London Congestion Zone Information for Visitors and Tourists
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London Congestion Zone Information for Visitors and Tourists

information about the London congestion zone, information about the London congestion charge, areas in the London congestion zone, London congestion charge fees, vehicles exempt from paying the London congestion charge, hours of operation for the London congestion zone, how to pay the London congestion charge, map of the London congestion zone, ways to pay the London congestion charge,

Many British and European visitors want to drive into and around London as part of their holiday experience. Other foreign nationals are also eager to hire their own vehicles once they have arrived at an airport or sea port. But one of the main problems for visitors wishing to drive within London is the London Congestion Charge, something that confuses and worries many of the capital's visitors, even the British ones.

However, it is not as bad as it may sound. 

Firstly, the congestion zone applies to petrol driven, vehicular traffic only. You do not pay the congestion charge if you are on foot, taking a cab / taxi, taking a local bus, taking the tube / underground / metro, or on a guided tour bus, through the area. 

Secondly, the charge does not cover all of London, just Central London. The areas covered are the City of London which includes the attractions of St Paul’s Cathedral, the City of Westminster which includes the attractions of Westminster Abbey, The Houses of Parliament, Whitehall, the West End, Theatreland, Oxford Street, Bond Street and Regent's Street, and parts of the boroughs of Camden and Islington.

South of the River Thames, the areas covered are the Boroughs of Lambeth and Southwark, which includes the cultural area known as the Southbank and Lambeth Palace.

Thirdly, the congestion charge is not in operation at all times, just between 07.00 + 18.00 hrs Monday to Friday, with evenings, weekends and bank holidays being exempt.

Fourthly, there are also several vehicle types and certain drivers that are exempt from having to pay the charge, these include motorbikes, tricycles, electric vehicles, hybrid plug in vehicles, blue badge holders and any vehicle with more than nine seats.Others who are exempt, which may or may not apply to tourists or visitors, are local residents, breakdown vehicles, emergency vehicles, police or border control personnel and armed forces personnel and their vehicles.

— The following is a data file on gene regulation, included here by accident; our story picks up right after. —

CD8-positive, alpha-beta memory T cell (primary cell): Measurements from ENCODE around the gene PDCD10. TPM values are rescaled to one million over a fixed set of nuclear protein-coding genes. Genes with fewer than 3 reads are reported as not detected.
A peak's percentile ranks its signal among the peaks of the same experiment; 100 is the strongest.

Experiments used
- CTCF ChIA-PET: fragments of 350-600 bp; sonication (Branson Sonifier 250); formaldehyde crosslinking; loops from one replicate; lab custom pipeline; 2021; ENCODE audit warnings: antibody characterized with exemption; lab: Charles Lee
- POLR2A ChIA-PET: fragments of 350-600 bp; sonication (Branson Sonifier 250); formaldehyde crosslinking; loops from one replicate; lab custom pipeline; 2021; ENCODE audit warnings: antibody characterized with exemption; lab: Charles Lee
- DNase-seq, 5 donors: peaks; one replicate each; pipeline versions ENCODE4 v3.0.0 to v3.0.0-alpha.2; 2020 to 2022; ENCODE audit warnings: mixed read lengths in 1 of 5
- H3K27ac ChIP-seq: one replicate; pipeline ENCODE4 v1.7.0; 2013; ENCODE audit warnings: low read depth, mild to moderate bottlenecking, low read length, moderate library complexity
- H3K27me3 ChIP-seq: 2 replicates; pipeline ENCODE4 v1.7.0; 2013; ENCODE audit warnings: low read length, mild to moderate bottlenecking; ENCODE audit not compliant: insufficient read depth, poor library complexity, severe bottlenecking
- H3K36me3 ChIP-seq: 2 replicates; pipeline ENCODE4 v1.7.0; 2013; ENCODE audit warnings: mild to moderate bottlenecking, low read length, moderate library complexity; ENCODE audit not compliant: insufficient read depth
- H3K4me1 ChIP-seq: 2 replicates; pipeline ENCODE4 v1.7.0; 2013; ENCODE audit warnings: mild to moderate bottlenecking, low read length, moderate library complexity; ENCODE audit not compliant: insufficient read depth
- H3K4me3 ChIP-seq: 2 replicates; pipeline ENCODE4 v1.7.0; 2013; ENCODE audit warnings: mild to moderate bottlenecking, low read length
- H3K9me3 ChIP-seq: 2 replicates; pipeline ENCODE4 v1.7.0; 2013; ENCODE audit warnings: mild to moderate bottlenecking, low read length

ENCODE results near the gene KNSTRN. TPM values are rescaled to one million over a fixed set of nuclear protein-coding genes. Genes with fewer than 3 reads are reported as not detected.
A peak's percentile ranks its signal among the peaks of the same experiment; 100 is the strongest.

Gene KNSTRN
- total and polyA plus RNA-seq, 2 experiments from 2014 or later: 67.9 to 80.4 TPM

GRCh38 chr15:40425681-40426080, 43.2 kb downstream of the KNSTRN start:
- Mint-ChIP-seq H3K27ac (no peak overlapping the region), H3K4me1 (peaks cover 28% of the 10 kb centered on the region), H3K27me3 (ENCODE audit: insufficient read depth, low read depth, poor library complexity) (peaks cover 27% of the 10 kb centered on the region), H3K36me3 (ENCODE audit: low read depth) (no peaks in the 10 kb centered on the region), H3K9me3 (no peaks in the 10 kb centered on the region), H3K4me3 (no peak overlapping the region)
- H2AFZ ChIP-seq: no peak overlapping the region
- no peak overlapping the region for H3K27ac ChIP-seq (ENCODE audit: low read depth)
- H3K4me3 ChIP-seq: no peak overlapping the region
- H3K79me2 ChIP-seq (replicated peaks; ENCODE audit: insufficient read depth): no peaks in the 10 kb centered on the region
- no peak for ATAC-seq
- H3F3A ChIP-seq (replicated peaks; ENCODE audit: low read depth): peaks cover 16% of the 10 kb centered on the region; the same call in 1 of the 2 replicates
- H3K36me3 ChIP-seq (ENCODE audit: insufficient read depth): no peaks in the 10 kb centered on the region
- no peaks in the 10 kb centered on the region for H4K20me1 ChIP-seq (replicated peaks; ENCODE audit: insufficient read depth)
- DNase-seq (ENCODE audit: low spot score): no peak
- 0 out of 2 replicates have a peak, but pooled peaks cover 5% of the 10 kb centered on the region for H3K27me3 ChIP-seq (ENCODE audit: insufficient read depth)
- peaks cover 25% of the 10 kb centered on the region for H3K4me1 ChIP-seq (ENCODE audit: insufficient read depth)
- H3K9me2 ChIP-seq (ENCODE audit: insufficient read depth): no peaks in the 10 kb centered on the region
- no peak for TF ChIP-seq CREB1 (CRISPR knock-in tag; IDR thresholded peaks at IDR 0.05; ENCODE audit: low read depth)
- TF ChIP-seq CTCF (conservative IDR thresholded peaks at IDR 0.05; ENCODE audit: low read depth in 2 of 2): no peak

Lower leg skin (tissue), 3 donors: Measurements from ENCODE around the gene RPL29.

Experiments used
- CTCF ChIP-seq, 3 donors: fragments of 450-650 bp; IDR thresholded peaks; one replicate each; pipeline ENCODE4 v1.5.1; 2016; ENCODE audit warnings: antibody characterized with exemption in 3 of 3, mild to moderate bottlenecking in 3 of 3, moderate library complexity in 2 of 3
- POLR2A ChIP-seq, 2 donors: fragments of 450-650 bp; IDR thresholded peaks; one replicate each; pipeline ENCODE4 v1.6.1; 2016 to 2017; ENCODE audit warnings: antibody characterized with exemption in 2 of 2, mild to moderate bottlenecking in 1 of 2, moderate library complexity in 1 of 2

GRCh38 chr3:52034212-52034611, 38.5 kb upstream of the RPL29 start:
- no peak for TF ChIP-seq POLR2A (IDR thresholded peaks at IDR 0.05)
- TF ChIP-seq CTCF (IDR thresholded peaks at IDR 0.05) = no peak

The fixed, daily charge for the congestion zone is £10.00 GBP U.S  Dollar 15.84  12 Euros – and will cover you for the entire day, however many times you drive in and out of the zone. Foreign visitors are asked to check the daily exchange rate before payment as the above rates apply to February 2012.

The Congestion Zone is well signposted, with a large white C on a red background, see picture above right. There are also several other road signs informing you of the approach of the zone and when you are entering and / or leaving the zone.

There are several ways in which you can pay the congestion charge, which is best paid in advance. You can pay online, by text and at certain stores. For more information about the Congestion Zone, it’s payment methods and other travel details visit the London Transport website -  www.tfl.gov.uk/congestioncharging 

The Congestion Zone and subsequent congestion charge became operational in February 2003 and was implemented in order to alleviate the problems of air pollution in London.The system works by way of taking a picture of your car registration, known as the automatic number plate recognition system. If you drive through the area without having informed the above website and / or without having paid a congestion charge, your details will be logged and you will be sent a penalty notice. This notice must be paid within twenty eight days or the amount will double in cost. Failing to act on the penalty notice could also lead to a court appearance and subsequent fine, even if you are not a resident of the U.K.  

For a list of public, electric vehicle ( EV) charging stations within London, visit my article about -  

                                             public-electric-vehicle-ev-charging-stations-in-london  

                                                  MAP OF THE LONDON CONGESTION ZONE

                                   

                                                    For a larger version of this map, visit  www.tfl.gov.uk/tfl

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Comments (7)

Really enjoyed reading this informative and nicely detailed article. Thanks DeeBee for sharing.

Great info. I can imagine how the prospect of driving in central London could be perplexing for any foreign visitor. Having to deal with the congestion charge is one thing but you also have to find somewhere to park, which, believe me, can be mission impossible. For a far less stressful experience I would suggest parking the vehicle at a suburban train, or underground station, then using only public transport in central London.

Good idea to avoid congestion in this part of London. I have been there twice in the past but we went by the Underground.

Nice work, we stuck to taxis and found the drivers really good and also very friendly!

£10 now to drive into central London. it is far cheaper to leave the car at home or park outside the zone, so much less stress as well.

Job well done Deebee.

Additional info on my part. Thanks for sharing. Voted.

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